End your day by dining at Tom Moore’s Tavern. This secluded waterfront tavern takes its name from the famous Irish poet who lived there in the early 1800’s and boasts as being Bermuda’s oldest eating establishment, dating back to 1652.

Day 2 – Dockyard

Catch the 40 minute ferry ride over to The Royal Naval Dockyard and experience the immense former navel base that although is a popular tourist destination, being adjacent to the cruise docks, is also ripe with historical heartbeats. Start at the National Museum of Bermuda. A majority of this 6-acre complex remains strikingly similar to what it would have looked if you were a part of The Royal Navy in early 1800’s. Building No. 1 is also called the Queen Exhibition Hall and is home to exhibits on whaling and navigation with handcrafted models of the ship Deliverance. At one time 5,000 barrels of gunpowder were stored here and if you look down at the floors, you will see a layer of bitumen. This was done to prevent sparking from the gunpowder. The walls of the building are also constructed of 4ft thick limestone to minimize a blast from an explosion, should it occur. Around the backside is the former Shifting House (Building No. 2) this was used in 1837 to store munitions unloaded from ships. Move on to Building No. 3, which is home to a fascinating collection of bills and coins from Bermuda’s past. Building No. 4 displays historical maps and antique items from early explorers and Building No. 5 also known as the Forter Cooper Building, is a former cooperage, which constructed the barrels necessary to store everything from ale to supplies to gunpowder. Last but not least is the Boatloft (Building No. 6).  This hosts the remains of the island’s maritime heritage, which contains a collection of handcrafted dinghies and boats constructed from Bermuda cedar trees and oversized sails. Lastly, wander into the Commissioner’s House; constructed in 1823 by convicts, to become the home of the Commissioner of Bermuda.  It is now a museum that displays Bermuda’s historical contributions to the world. Before you call it a day and head to the pub for some refreshments be sure to walk the perimeter of the keep and take in the thick fortress walls (completed with old cannons) and spectacular views. Time for that drink? Head over to The Frog and Onion which gets its name from the owners, a Frenchman (frog) and Bermudian (onion).  This pub/eatery is located inside a spectacular stone building called The Cooperage, where barrels were once made. This establishment now makes delicious food and brews its own local beer. My favorite Frog and Onion meal? The frog and onion burger with blue cheese crumbles and a pint of dark porter ale, hits the spot every time.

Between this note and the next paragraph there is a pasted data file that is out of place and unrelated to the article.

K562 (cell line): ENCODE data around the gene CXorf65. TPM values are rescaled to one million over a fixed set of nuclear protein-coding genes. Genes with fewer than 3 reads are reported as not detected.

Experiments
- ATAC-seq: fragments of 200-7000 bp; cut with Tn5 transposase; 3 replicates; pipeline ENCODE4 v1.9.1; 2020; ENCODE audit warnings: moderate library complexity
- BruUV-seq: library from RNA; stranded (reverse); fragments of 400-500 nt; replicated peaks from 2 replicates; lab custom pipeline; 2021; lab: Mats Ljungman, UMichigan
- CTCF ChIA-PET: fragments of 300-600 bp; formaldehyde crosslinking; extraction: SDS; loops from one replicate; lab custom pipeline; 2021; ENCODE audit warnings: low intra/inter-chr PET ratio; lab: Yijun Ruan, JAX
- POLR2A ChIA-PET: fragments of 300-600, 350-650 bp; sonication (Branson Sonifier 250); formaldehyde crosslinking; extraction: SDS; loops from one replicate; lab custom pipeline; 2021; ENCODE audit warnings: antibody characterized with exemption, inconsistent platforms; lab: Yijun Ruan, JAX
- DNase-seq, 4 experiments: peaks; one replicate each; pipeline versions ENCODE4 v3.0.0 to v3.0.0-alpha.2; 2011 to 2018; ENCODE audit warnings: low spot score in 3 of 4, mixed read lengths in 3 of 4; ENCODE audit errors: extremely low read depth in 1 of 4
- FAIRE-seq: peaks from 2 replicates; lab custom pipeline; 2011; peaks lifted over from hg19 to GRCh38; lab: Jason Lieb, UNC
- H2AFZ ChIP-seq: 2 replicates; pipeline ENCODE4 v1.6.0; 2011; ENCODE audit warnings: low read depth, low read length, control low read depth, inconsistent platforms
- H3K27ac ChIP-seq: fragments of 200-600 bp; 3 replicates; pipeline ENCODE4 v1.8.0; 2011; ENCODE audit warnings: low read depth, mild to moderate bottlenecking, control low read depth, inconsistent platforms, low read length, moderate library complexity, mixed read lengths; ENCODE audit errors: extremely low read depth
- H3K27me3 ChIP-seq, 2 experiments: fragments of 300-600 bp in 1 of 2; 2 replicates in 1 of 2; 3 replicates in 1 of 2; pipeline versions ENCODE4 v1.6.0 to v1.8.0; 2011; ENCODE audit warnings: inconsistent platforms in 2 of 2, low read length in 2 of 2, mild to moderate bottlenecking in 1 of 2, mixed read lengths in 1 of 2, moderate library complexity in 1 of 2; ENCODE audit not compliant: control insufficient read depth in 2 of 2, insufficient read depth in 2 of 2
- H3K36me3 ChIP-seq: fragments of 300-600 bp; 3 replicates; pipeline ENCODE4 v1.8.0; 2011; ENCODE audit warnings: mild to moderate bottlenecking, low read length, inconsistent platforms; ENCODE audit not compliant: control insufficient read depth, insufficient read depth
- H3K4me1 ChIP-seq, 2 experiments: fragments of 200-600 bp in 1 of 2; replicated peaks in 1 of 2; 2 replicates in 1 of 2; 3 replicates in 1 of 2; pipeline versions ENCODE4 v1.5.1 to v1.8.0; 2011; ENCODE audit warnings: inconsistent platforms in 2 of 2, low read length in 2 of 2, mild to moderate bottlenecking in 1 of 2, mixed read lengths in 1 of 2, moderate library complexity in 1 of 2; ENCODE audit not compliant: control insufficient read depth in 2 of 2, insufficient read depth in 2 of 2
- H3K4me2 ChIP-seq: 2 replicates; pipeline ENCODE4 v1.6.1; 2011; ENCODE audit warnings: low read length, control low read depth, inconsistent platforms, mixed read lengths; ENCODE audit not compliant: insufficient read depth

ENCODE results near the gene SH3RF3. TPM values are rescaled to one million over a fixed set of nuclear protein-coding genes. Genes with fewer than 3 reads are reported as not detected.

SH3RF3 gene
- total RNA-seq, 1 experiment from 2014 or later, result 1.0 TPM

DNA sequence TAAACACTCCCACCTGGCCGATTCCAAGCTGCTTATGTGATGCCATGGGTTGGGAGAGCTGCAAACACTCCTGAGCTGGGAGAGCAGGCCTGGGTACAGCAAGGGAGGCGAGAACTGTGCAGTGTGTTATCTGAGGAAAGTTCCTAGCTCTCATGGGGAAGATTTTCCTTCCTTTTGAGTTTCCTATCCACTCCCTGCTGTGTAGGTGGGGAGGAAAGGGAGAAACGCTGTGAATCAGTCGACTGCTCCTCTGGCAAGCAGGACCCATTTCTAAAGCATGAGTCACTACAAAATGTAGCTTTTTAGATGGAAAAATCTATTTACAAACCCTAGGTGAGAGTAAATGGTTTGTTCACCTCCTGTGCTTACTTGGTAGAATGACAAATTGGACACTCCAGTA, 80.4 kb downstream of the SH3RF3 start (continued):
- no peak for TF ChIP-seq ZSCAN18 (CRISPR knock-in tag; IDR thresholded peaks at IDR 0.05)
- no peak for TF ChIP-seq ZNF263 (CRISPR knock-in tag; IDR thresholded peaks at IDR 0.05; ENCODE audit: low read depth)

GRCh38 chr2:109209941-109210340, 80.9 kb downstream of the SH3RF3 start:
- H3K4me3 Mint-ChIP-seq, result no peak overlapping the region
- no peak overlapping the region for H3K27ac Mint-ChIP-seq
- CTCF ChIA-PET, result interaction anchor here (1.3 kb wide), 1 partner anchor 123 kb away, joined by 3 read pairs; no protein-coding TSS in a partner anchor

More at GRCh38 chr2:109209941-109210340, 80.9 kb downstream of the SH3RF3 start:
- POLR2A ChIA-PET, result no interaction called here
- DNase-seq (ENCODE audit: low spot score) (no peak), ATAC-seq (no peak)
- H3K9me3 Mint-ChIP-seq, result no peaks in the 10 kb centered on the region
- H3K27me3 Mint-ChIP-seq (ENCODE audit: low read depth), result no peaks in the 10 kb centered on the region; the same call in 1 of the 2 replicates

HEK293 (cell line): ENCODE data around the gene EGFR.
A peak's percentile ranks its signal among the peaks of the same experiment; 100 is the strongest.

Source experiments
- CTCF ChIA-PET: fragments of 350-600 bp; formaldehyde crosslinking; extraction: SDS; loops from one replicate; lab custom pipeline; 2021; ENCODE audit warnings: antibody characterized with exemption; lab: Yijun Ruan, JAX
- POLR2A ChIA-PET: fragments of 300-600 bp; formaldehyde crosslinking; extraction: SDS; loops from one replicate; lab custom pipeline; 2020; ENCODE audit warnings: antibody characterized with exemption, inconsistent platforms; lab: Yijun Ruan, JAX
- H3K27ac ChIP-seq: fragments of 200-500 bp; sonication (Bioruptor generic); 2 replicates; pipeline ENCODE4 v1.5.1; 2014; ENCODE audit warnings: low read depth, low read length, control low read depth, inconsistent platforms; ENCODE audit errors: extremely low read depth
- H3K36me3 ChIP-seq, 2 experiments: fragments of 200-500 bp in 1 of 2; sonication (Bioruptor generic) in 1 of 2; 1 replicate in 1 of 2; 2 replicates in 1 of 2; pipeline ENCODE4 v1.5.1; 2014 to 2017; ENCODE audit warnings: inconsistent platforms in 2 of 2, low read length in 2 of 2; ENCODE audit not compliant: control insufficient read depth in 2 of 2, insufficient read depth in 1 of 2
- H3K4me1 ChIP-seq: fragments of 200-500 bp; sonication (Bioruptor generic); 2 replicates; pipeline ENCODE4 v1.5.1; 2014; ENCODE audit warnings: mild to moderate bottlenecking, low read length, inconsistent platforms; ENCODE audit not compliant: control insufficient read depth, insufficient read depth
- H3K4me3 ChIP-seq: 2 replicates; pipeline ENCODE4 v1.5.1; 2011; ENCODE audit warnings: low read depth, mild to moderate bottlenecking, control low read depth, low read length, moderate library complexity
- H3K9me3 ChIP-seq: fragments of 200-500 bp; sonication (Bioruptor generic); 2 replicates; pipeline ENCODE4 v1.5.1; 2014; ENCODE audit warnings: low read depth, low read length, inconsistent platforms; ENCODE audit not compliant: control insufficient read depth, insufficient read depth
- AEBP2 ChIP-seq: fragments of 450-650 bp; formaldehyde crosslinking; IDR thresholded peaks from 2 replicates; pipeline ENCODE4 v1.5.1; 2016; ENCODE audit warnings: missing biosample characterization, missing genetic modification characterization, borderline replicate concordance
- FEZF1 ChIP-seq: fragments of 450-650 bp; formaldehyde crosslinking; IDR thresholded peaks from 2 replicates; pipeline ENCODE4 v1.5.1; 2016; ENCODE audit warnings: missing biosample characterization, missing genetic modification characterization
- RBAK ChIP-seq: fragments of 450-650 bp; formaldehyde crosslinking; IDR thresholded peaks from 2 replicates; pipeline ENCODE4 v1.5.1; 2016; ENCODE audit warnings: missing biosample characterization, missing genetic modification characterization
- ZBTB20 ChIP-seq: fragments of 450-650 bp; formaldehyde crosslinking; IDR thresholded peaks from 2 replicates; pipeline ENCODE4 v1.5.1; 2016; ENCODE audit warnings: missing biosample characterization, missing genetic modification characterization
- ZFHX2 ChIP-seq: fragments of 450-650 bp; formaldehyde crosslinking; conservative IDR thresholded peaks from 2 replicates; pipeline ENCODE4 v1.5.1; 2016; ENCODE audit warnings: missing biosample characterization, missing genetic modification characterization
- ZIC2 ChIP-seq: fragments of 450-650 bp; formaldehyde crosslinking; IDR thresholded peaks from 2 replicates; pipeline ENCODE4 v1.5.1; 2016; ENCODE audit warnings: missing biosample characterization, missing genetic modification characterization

Royal Navy Dockyard, Bermuda

Be sure to walk the perimeter of the Royal Naval Dockyard's immense former navel base keep and take in the thick fortress walls (completed with old cannons) and spectacular views.